People Reached

The More Perfect You Appear on Facebook, The More People Will Hate You

envy and friendship

I have learned a lesson during my time on Facebook, and it was an eye-opening realization.  It was that by appearing too perfect I had alienated my friends and family.  By its very nature, Facebook lends itself to easily allowing one to appear perfect, exotic, and interesting.  One can easily hide their flaws on Facebook, and the more one takes this to the extreme, the greater others will become angry.

We all have flaws.  It is no question that I come with many flaws.  Yet, like most people, I don't like to talk about them.  I also have a lot going for me, and that's where the problem lies.  Sometimes it seemed like I had it all to many of my friends.  I had plenty of degrees from good schools, good grades, a wonderful marriage, awesome family, constant travel, plenty of money, a good business, many skills in various areas, and much freedom.  While I mentioned the stress that came with my job as a teacher and the issues that came out during my travels, it sounded romantic and larger than life to many people.  In essence, I could complain about having a rough day walking around Beirut or having diarrhea in Dahab, but I knew people who would only dream of experiencing that kind of life.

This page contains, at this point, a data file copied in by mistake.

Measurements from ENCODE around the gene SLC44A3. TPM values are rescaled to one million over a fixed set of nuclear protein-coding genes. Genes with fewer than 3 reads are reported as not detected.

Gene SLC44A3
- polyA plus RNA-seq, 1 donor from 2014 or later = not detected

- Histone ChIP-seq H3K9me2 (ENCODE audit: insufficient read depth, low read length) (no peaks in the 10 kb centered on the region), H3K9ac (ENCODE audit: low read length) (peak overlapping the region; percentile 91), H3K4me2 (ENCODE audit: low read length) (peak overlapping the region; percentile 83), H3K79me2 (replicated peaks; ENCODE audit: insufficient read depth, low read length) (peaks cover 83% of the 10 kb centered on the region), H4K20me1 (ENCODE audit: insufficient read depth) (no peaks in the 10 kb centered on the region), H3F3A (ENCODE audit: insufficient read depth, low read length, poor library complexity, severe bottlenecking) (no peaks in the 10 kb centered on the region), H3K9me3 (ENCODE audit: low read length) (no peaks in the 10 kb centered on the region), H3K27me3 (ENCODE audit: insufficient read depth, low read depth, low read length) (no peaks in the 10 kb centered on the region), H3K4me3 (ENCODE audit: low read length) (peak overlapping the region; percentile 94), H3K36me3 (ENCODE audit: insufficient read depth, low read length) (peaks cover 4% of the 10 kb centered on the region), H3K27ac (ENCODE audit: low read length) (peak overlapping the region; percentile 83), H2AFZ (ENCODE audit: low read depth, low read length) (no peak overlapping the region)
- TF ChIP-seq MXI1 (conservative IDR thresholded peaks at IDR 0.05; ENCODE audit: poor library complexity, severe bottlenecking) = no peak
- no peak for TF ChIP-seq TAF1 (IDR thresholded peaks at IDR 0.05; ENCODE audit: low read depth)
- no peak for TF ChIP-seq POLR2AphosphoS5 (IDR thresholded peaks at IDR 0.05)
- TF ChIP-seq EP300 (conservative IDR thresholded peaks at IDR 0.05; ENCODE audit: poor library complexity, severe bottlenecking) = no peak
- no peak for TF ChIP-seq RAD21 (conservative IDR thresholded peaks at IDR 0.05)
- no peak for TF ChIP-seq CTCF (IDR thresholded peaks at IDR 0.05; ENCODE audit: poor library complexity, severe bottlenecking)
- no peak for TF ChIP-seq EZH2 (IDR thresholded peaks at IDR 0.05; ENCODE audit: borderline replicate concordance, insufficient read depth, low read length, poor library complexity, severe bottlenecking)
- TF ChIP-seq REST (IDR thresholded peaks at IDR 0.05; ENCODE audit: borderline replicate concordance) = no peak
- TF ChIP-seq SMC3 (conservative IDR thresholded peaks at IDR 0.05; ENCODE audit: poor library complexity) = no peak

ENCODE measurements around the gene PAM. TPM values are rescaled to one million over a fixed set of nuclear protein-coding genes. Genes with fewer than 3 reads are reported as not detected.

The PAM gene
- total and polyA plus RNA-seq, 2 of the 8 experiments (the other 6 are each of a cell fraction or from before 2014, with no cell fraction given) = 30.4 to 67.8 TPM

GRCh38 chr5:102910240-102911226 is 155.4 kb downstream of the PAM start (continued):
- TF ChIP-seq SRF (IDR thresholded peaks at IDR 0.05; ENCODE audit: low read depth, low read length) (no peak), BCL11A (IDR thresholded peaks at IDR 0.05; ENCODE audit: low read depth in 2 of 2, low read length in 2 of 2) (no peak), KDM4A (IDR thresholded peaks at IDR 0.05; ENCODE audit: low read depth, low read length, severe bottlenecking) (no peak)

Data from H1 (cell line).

don't appear too perfect or you create envy.

Over time I could tell that many of my friends were being alienated and felt very distant.  I created this air of being perfect and having a life that could not be attained by any person I knew.  I could even tell that many had stopped commenting and following, and only my most recent friend-acquisitions followed me, but sooner or later they would quit reacting or interacting with me.  It was kind of depressing because otherwise, I had everything I could want in life.  Yet, I felt alone - looking to Facebook for some kind of self-esteem boost, or validation that I was making it in the world.